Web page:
I learned a remarkable word today while reading the Shepherd of Hermas, a second century Christian text of great importance to the early church. The word is amnesikakos. Its a compound word made up of two greek words, amnesia and kakos. Amnesia is just what it sounds like: forgetfulness. Kakos is the Greek word for evil or bad. When put together, the word has the meaning of forgetting the bad, or forgiveness. Here’s how the Shepherd of Hermas uses it:
“For God is not as men who bear malice, but is himself without malice [amnesikakos], and has mercy on that which he made. Therefore purify your heart from all the vanities of this world, and from the words which were spoken to you before-hand, and ask from the Lord, and you shall receive all things, and shall not fail to obtain any of your petitions, if you ask from the Lord without doubting.”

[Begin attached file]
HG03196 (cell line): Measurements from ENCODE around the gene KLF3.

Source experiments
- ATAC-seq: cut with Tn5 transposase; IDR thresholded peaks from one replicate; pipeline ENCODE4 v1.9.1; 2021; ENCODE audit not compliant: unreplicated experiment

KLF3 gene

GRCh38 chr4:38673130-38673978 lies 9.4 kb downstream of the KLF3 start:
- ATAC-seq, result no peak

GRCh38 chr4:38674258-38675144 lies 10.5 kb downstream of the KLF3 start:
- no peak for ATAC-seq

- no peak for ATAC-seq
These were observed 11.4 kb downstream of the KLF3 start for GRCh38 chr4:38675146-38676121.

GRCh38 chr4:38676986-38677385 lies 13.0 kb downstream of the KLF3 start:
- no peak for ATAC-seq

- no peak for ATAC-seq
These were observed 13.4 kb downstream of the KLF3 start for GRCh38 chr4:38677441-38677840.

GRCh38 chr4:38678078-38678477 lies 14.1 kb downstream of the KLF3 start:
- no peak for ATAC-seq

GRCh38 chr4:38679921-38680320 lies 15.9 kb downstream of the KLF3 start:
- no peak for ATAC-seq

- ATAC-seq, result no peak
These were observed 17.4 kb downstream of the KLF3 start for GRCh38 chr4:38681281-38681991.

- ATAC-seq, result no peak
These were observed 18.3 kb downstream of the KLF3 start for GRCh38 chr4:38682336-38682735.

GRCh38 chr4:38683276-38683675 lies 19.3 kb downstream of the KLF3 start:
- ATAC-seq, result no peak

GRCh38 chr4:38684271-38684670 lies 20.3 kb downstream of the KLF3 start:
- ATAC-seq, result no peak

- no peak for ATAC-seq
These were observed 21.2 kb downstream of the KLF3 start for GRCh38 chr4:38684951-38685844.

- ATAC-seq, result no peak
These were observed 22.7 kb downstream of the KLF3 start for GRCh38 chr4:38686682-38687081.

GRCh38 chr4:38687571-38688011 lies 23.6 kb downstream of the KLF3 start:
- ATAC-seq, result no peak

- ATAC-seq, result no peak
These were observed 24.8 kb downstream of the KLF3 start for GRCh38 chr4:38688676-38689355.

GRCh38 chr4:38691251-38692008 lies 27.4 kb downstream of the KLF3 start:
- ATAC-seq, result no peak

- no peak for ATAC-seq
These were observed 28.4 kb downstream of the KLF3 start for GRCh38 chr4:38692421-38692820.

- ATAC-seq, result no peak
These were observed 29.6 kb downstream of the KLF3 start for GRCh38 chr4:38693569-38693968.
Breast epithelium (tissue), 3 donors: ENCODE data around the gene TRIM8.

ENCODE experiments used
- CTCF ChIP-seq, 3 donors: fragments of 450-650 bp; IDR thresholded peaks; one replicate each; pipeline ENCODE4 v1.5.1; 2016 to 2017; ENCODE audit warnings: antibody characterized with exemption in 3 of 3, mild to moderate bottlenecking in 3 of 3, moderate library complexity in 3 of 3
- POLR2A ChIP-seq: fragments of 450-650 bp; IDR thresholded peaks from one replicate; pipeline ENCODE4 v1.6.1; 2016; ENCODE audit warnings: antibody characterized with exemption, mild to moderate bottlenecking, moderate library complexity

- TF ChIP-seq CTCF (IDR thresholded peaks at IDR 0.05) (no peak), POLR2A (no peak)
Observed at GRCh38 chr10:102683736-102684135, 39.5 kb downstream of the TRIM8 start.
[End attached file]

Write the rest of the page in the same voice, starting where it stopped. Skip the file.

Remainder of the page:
While forgiveness is God’s very nature, our minds tend to be storing houses for hurtful comments, slights and other wounding words. By means of prayer, especially intercession and contemplative silence, we can learn to make our minds more porous, more able to release the thoughts that bind us or keep us boiling mad. Prayers for mercy may settle our minds a bit more each day.
Resolve: For today, when I find myself holding onto words that mean no good, I will turn to God in prayer–asking for my own forgiveness and for that of others. I will include in my petitions those by whom I may feel wounded, and strive to set aside time for silent prayer.